Commissioned by the Oklahoma Centennial Commission
Dimensions: 72 x 90
Location: Second Floor
A Storm Passing Northwest of Anadarko is one of four paintings in Wilson Hurley's Visions of the Land: The Centennial Suite that represents the four quadrants of Oklahoma's diverse landscape. The paintings were an official Oklahoma Centennial Project dedicated in 2002. The commission was directed by the Oklahoma Arts Council. Philanthropist Roger M. Dolese made The Centennial Suite possible.
First of all, I did not set up my easel and paint this storm in front of me. I left that daring deed to the folks at O.U. and Channel 9 Television of Oklahoma City. I did set up in stormy skies and light rain south of Gracemont and just north of the bridge crossing Sugar Creek and went head to head with that angus bull who never took his eyes from me the whole time. As for the cloud, dropping and beginning to turn, and the wild force latent in it, perhaps it is that part that created the phrase 'terrible beauty' which describes Oklahoma so well. - Wilson Hurley
Although he grew up in Washington D.C., artist Wilson Hurley considered Tulsa, Oklahoma, his home. Born in Tulsa in 1924, Hurley eventually moved to the Washington area as a young boy when his father became Secretary of War under the Hoover administration. Though he had a burgeoning interest in art as a child, Hurley’s artistic tendencies were often stifled by his father under the notion that art was not a respectable career. Fortunately Hurley’s mother felt differently. She encouraged her son in his talents by taking him to numerous museums where he saw the works of Inness, Bierstadt, Moran, and Church – all artists who would eventually become Hurley’s inspiration 30 years later when he began painting full-time. By the time he was a professional painter, Hurley had already earned a degree in military engineering from West Point, as well as a law degree from George Washington University. However, neither career had satisfied Hurley and he turned to his “Sunday hobby” – painting.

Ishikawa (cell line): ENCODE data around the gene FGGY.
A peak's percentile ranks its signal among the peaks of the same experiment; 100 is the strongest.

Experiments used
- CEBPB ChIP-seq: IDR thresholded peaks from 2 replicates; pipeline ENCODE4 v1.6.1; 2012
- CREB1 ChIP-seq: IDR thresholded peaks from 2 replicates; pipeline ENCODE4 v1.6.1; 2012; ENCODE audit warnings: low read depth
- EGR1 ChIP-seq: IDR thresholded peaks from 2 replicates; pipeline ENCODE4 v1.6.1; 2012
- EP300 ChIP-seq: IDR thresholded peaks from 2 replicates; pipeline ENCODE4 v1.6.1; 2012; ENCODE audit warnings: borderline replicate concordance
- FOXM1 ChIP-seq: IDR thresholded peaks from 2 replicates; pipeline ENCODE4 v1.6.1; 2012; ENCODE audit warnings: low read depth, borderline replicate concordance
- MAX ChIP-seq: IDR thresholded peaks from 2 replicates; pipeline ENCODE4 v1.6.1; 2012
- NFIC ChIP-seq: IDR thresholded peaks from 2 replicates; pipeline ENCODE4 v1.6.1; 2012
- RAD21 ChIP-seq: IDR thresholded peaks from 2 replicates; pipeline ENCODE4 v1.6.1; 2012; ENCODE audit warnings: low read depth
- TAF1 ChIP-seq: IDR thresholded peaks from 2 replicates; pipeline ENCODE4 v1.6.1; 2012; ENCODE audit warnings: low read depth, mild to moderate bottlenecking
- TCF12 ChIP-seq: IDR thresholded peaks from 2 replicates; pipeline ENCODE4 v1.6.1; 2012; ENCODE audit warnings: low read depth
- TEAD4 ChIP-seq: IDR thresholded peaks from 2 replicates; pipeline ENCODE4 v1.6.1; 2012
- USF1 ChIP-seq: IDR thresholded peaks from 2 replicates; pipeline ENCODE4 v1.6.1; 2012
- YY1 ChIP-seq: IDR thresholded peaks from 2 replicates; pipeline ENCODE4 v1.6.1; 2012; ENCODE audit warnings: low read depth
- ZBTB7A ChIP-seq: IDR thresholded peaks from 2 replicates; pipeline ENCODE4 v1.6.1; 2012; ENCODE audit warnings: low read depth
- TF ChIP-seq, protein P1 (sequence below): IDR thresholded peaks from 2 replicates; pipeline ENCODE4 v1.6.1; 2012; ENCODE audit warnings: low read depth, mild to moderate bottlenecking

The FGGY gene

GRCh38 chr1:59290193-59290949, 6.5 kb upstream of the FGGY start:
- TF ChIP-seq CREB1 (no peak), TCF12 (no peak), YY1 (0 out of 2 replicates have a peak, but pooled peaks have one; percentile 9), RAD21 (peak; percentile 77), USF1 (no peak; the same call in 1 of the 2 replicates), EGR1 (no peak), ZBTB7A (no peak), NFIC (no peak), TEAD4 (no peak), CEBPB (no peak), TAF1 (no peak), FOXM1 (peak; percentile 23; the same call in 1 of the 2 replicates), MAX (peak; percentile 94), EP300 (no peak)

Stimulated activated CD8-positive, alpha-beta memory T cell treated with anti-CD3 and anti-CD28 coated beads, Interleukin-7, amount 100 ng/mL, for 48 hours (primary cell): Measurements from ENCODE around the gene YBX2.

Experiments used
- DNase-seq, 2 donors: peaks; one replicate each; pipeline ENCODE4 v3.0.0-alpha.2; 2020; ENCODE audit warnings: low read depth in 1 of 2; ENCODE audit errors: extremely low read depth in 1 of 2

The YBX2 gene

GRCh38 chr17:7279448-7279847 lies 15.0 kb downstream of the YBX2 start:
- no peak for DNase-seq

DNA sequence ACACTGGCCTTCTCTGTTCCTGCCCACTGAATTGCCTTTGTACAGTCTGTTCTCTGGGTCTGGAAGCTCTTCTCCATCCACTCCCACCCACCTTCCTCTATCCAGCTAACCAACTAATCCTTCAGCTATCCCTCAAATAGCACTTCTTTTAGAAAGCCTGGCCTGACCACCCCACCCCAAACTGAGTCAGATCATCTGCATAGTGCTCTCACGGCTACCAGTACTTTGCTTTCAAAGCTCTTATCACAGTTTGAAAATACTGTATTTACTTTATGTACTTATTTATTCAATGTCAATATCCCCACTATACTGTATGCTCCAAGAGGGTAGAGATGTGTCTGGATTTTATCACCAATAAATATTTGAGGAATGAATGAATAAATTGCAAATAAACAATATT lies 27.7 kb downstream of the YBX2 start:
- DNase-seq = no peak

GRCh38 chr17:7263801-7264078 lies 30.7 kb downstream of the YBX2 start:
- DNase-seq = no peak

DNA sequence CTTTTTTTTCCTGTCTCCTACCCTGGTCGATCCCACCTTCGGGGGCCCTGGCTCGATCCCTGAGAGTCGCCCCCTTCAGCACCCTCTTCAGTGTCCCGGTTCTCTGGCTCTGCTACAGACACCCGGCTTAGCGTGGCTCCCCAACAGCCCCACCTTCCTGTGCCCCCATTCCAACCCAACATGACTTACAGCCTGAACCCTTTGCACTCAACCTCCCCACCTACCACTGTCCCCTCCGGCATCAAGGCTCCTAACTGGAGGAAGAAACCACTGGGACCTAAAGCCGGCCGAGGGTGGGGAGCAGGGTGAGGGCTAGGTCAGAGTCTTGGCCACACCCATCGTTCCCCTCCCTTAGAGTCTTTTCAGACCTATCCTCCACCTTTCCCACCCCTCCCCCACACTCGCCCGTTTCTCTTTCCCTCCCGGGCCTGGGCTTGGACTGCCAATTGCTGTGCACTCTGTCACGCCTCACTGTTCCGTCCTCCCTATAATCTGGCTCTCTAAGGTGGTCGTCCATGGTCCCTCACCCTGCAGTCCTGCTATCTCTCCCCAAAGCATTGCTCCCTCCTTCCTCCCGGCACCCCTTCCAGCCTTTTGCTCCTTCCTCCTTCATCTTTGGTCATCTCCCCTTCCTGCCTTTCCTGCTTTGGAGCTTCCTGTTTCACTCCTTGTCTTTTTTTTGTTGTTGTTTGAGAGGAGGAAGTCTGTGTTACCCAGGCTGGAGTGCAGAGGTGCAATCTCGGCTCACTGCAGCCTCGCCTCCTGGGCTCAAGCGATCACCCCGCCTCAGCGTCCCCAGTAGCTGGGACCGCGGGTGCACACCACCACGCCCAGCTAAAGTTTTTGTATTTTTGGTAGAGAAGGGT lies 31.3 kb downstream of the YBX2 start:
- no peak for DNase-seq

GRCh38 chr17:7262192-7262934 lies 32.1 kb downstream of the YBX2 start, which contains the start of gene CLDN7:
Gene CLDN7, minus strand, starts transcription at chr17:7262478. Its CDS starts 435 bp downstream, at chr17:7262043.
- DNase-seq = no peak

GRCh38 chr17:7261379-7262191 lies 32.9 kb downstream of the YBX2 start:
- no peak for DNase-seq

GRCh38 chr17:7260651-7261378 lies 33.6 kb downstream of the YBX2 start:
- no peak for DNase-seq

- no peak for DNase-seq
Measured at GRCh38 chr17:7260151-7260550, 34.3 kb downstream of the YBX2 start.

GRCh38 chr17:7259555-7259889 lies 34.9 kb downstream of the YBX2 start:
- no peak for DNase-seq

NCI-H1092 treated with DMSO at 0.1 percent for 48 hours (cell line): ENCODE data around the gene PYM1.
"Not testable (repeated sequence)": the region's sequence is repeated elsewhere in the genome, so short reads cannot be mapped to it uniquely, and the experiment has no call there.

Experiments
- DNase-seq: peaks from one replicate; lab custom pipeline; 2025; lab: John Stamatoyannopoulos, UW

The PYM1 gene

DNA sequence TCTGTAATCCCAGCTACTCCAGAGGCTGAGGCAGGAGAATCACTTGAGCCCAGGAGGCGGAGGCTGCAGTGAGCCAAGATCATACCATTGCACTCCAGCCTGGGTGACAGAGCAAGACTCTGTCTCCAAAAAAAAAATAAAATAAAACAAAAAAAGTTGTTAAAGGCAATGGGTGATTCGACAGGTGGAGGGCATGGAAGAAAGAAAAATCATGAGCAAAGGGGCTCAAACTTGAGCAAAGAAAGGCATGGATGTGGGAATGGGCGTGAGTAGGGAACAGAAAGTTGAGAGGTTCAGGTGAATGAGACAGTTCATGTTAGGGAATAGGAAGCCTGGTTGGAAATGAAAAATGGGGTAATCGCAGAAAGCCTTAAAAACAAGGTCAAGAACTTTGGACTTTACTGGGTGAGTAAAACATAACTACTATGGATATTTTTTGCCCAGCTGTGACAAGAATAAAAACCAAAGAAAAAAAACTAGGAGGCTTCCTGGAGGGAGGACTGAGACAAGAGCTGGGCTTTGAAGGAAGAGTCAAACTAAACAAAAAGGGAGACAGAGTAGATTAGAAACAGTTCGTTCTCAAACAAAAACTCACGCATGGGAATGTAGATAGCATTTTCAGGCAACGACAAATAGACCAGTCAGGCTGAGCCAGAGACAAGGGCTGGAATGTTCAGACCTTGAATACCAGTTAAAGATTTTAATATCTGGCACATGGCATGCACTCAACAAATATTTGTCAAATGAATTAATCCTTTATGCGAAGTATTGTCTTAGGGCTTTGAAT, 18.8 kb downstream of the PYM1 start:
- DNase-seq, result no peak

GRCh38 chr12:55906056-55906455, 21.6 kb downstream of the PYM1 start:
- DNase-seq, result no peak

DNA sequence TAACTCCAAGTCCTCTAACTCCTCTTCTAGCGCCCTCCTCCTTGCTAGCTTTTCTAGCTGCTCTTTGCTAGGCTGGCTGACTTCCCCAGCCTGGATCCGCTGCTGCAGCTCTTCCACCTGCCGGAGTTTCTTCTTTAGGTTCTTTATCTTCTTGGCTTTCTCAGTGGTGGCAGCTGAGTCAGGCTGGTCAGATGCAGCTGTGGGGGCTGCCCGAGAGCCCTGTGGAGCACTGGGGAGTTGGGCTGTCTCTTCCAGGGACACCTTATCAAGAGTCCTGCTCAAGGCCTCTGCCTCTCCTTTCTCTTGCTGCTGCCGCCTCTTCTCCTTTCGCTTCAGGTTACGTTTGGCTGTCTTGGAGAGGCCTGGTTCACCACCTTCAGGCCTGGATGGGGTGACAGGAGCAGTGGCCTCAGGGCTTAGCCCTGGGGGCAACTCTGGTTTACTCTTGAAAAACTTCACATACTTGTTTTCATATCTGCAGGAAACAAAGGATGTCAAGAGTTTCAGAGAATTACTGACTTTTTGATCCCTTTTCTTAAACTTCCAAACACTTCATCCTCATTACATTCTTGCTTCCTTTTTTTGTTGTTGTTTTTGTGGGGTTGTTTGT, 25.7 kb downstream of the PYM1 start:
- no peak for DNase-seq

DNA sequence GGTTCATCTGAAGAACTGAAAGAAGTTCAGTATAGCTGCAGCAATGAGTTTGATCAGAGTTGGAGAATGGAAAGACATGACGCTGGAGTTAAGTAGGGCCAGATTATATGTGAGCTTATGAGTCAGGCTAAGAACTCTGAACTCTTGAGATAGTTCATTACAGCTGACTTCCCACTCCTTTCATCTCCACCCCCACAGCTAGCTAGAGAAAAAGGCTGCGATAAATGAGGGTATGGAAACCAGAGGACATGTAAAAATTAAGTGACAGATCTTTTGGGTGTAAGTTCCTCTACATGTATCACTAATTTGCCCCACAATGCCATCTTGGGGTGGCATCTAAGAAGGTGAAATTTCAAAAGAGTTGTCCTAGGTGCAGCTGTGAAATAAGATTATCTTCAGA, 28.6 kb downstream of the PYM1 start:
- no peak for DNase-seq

Hurley often chose to paint a particular subject because he found it beautiful and he wanted the viewer to understand how it delighted him saying, “A good painting stops the heart and makes the throat ache.” Today his works are included in numerous collections throughout the country including the National Cowboy and Western Heritage Museum, the Gilcrease Museum, and the Whitney Gallery of Western Art.